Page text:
Career interests describe a person's preferences for different types of working environments and activities. When a person's interest match the demands of an occupation, people are usually more engaged and satisfied in that role.
Compared to most occupations, those who work as a Customer Service Supervisor are usually higher in their Enterprising, Conventional, and Social interests.
Customer Service Supervisors typically have very strong Enterprising interests. Enterprising occupations frequently involve starting up and carrying out projects. These occupations can involve leading people and making many decisions. Sometimes they require risk taking and often deal with business.
Also, Customer Service Supervisors typically have strong Conventional interests. Conventional occupations frequently involve following set procedures and routines. These occupations can include working with data and details more than with ideas. Usually there is a clear line of authority to follow.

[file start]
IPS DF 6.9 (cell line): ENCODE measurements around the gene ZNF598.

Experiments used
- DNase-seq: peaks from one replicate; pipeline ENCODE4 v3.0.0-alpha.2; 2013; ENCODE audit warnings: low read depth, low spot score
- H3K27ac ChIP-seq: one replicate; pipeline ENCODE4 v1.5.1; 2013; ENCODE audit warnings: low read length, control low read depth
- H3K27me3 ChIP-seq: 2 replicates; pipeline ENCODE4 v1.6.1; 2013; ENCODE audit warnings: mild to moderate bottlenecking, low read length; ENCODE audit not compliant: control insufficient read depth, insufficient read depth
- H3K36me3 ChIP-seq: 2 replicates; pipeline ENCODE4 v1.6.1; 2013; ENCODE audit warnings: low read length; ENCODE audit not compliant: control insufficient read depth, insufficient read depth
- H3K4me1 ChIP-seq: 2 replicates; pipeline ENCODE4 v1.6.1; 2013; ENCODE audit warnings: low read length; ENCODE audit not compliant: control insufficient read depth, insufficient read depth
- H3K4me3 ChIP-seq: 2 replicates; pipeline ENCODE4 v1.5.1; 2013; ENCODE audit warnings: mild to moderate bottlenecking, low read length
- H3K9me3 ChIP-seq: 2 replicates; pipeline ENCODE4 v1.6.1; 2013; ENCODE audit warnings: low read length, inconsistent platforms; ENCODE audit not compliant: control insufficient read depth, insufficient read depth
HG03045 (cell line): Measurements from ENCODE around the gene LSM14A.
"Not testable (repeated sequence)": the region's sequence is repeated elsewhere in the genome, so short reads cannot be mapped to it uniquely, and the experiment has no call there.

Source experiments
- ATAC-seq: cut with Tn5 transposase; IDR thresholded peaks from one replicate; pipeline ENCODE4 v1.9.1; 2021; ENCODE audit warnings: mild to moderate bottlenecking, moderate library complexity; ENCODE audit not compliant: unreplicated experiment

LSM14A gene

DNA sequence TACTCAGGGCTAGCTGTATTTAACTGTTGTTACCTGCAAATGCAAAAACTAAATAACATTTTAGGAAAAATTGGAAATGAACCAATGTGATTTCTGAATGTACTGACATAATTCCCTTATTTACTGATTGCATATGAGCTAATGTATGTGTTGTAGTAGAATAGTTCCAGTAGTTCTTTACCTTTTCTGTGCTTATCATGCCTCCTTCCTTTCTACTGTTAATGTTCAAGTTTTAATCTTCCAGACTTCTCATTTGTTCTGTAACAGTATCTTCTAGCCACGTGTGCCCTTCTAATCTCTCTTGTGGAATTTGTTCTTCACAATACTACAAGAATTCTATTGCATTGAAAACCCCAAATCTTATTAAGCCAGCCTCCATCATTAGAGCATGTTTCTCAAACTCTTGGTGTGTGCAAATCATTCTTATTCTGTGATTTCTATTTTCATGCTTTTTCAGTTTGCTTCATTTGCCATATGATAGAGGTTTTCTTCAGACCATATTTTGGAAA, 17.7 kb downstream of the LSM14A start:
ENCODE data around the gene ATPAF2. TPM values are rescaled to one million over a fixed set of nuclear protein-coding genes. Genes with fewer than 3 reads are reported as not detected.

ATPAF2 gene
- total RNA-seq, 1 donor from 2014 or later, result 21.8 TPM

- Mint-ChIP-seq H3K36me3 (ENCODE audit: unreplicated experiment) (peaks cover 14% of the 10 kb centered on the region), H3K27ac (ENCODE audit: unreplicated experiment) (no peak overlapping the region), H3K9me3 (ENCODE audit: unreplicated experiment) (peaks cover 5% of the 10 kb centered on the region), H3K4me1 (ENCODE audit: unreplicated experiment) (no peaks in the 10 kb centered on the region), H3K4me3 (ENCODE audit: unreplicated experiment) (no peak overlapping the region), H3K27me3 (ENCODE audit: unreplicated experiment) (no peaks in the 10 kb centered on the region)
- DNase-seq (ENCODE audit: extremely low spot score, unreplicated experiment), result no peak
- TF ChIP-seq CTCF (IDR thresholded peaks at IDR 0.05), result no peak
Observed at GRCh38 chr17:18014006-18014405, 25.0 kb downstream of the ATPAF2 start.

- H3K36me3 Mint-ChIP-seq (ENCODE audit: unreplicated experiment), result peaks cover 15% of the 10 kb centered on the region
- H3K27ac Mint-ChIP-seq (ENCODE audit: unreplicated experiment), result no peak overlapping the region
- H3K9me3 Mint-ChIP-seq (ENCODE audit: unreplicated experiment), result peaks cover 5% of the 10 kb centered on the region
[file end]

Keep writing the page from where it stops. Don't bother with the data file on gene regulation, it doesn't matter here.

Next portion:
Lastly, Customer Service Supervisors typically have moderate Social interests. Social occupations frequently involve working with, communicating with, and teaching people. These occupations often involve helping or providing service to others.
People differ in their values, or what is most important to them for building job satisfaction and fulfillment.
Compared to most people, those working as a Customer Service Supervisor tend to value Independence, Working Conditions, and Support.
Most importantly, Customer Service Supervisors strongly value Independence. Occupations that satisfy this work value allow employees to work on their own and make decisions.